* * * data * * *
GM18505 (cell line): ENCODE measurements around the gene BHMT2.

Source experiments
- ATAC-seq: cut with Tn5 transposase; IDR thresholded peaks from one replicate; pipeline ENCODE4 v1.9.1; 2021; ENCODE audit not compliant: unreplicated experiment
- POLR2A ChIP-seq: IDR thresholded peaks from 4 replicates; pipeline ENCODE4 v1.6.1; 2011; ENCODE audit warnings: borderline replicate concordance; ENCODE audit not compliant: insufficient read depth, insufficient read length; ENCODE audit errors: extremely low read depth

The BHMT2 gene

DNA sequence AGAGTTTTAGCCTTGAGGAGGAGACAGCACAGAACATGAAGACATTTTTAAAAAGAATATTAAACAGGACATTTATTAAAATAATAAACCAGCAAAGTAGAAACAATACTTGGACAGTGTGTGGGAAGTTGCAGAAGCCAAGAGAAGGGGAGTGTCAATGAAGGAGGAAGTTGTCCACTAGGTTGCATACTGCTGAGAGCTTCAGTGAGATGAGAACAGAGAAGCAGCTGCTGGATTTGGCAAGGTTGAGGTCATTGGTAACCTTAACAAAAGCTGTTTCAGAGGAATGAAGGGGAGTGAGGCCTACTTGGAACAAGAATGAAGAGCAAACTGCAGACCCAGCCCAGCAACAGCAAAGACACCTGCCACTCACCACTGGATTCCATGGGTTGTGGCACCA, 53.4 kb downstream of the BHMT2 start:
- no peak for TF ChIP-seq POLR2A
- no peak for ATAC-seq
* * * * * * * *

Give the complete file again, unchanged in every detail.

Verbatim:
GM18505 (cell line): ENCODE measurements around the gene BHMT2.

Source experiments
- ATAC-seq: cut with Tn5 transposase; IDR thresholded peaks from one replicate; pipeline ENCODE4 v1.9.1; 2021; ENCODE audit not compliant: unreplicated experiment
- POLR2A ChIP-seq: IDR thresholded peaks from 4 replicates; pipeline ENCODE4 v1.6.1; 2011; ENCODE audit warnings: borderline replicate concordance; ENCODE audit not compliant: insufficient read depth, insufficient read length; ENCODE audit errors: extremely low read depth

The BHMT2 gene

DNA sequence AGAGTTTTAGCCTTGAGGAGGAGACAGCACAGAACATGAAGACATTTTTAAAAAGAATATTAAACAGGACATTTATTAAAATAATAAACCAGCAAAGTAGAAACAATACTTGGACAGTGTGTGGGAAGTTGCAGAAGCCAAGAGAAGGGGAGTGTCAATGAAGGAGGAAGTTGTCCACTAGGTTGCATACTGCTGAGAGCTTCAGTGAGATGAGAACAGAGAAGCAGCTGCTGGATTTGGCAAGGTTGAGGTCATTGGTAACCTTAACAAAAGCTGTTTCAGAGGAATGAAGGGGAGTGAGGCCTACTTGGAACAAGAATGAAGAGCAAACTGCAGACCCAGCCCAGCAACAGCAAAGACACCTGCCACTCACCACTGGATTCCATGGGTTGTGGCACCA, 53.4 kb downstream of the BHMT2 start:
- no peak for TF ChIP-seq POLR2A
- no peak for ATAC-seq